Chaplaincy was magnificent, and then suddenly it wasn’t. Fog smeared the city, a name was erased from my patient list—an unexpected death. A patient who had waited for hours in the emergency room described the feeling of bugs crawling all over her. Big and small ones, ones with furry feet, scuttling across her corneas, dissolving to dust on her tongue. Suddenly I would have the urge to stick my fingers in my ears and plead with them, with the patients and God and myself: I can’t help you anymore. I’m so sorry. I just can’t help you. The way the smell of blood bloomed in a room like some noxious flower and I felt something inside me screaming along with the patient’s son or partner or mother, No, this can’t be happening. Put the blood back. Make it stop.
After my first twenty-four-hour on-call, I fled the hospital on shaky legs, carrying a paper towel bundle of cuttings from a supervisor’s plants. The sky was pale blue, clotted with cream clouds. A line had already formed inside Dunkin’ Donuts. People were ordering lattes and egg and cheese croissants. Everything and nothing had changed. People are dying in there, I wanted to point out to people walking by on the street. I don’t know if you realized, but in the hospital right there on the corner people are dying. At home I cried on my roommate’s shoulder. She made me toast with marmalade and sent me to bed. After napping, I planted my cuttings, I walked around the house listlessly, I watched too many episodes of Jane the Virgin.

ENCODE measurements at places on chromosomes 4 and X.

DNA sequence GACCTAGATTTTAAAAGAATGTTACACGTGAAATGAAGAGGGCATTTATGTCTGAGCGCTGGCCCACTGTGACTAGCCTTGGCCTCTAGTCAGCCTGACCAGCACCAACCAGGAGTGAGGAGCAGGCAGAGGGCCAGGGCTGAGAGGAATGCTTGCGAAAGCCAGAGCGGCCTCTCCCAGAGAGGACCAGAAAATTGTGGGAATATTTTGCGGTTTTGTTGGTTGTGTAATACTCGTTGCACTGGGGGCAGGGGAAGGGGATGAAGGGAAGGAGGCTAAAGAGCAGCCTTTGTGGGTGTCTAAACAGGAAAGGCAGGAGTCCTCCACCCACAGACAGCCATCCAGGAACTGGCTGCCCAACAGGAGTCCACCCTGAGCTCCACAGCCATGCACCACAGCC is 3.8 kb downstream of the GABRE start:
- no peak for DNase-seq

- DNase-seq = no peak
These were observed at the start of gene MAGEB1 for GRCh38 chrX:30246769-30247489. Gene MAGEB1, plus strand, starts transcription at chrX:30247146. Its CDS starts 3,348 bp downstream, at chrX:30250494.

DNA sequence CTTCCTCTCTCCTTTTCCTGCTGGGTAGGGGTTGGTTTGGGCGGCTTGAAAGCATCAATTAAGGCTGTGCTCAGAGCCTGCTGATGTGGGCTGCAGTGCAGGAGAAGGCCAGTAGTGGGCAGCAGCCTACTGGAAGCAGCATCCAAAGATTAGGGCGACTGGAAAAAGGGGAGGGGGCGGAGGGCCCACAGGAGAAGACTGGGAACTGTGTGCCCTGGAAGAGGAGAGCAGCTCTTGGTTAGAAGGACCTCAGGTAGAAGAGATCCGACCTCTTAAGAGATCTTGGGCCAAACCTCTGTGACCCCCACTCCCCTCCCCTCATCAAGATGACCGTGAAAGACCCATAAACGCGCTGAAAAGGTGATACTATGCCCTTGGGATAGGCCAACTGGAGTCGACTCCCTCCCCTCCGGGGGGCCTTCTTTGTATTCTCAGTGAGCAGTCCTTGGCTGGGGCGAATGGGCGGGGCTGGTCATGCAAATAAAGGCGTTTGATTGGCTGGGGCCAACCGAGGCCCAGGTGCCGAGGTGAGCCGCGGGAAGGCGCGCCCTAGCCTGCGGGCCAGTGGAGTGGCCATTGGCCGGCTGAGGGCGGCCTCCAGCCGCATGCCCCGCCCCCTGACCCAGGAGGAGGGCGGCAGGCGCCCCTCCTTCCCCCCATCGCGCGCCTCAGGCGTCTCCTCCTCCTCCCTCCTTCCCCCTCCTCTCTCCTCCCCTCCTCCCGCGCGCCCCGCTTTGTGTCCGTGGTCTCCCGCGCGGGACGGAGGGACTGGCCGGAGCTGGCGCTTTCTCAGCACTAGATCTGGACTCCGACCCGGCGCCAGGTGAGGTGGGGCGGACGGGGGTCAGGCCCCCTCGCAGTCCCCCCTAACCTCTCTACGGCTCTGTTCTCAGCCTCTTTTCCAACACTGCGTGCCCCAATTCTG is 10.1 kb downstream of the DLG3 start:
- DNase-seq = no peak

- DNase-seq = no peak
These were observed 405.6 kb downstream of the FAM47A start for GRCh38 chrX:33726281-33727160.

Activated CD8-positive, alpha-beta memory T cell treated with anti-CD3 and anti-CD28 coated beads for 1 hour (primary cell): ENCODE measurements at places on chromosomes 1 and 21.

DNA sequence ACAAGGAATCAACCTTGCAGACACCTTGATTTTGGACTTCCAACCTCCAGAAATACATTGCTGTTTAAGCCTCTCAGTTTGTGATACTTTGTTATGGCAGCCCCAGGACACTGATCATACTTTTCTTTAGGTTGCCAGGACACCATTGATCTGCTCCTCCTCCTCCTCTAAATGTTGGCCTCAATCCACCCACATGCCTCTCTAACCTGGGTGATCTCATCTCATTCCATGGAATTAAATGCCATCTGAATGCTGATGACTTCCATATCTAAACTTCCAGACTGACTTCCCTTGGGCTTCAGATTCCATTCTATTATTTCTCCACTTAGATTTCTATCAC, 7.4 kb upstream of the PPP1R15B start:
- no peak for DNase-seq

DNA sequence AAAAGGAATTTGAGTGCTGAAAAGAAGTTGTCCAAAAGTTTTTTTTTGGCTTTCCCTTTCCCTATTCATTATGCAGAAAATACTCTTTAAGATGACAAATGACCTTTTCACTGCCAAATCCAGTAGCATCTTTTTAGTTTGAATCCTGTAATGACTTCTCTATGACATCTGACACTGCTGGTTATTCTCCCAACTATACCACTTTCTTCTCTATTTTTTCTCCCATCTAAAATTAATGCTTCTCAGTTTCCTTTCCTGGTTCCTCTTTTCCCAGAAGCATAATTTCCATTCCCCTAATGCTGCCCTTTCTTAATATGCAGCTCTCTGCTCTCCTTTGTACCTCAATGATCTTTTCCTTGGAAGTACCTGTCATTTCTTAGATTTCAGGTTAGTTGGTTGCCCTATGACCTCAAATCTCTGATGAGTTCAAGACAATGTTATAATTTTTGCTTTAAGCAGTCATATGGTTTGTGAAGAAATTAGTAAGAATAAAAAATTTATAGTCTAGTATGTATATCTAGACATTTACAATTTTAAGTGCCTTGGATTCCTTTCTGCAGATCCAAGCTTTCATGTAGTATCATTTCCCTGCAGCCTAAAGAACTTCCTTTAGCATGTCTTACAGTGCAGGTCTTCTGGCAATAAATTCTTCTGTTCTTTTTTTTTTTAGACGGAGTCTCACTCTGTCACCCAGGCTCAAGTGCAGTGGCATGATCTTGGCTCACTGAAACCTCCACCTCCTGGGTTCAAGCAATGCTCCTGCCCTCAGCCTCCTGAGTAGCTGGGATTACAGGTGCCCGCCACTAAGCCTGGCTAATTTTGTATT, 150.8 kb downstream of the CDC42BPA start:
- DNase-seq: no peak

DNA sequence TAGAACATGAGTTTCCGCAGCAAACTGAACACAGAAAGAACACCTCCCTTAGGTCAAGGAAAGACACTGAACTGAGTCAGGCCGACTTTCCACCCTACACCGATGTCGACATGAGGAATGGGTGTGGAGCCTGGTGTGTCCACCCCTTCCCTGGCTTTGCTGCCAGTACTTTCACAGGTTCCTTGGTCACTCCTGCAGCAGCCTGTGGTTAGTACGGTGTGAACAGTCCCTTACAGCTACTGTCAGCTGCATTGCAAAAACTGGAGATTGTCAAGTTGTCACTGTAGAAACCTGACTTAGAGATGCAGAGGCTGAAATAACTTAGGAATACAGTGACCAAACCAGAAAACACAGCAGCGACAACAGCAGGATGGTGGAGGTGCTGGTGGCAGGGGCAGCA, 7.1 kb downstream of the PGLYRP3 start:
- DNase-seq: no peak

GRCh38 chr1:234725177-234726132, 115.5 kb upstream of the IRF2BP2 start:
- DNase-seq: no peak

The night before, I had stood silently next to a woman as the medical team tried for half an hour to bring her husband’s heart back to life. She urged them over and over not to stop, and finally they gently explained that if the heart stops beating for too long, the brain is irreparably damaged. They were sorry. She touched her hand to her heart. She fell to her knees. The medical team shuffled out as she began to sob. She clung to my arm as she apologized to her husband’s body over and over, to his CPR-bruised chest and cracked ribs, to his tube-scraped throat. That night she went home to an empty house. She turned on the lights as usual, put her keys in the blue, ceramic bowl on the entryway table. Blue ceramic bowl. The words had a new opacity.
There was also the man who shot himself in the chest. I know I stood there for too long after his death had been called. His chin was tilted back, his long hair falling from the table. There was blood everywhere, pooling on the table and the floor, smeared across the team’s blue gowns, but all I could think was that he was very young and good looking and he didn’t really look dead. He had a story, but I did not know it. The fluorescent lights took on a shocking blaze, illuminating: a stained gray T-shirt, cut in half, a nurse tracking bloody footprints down the hall.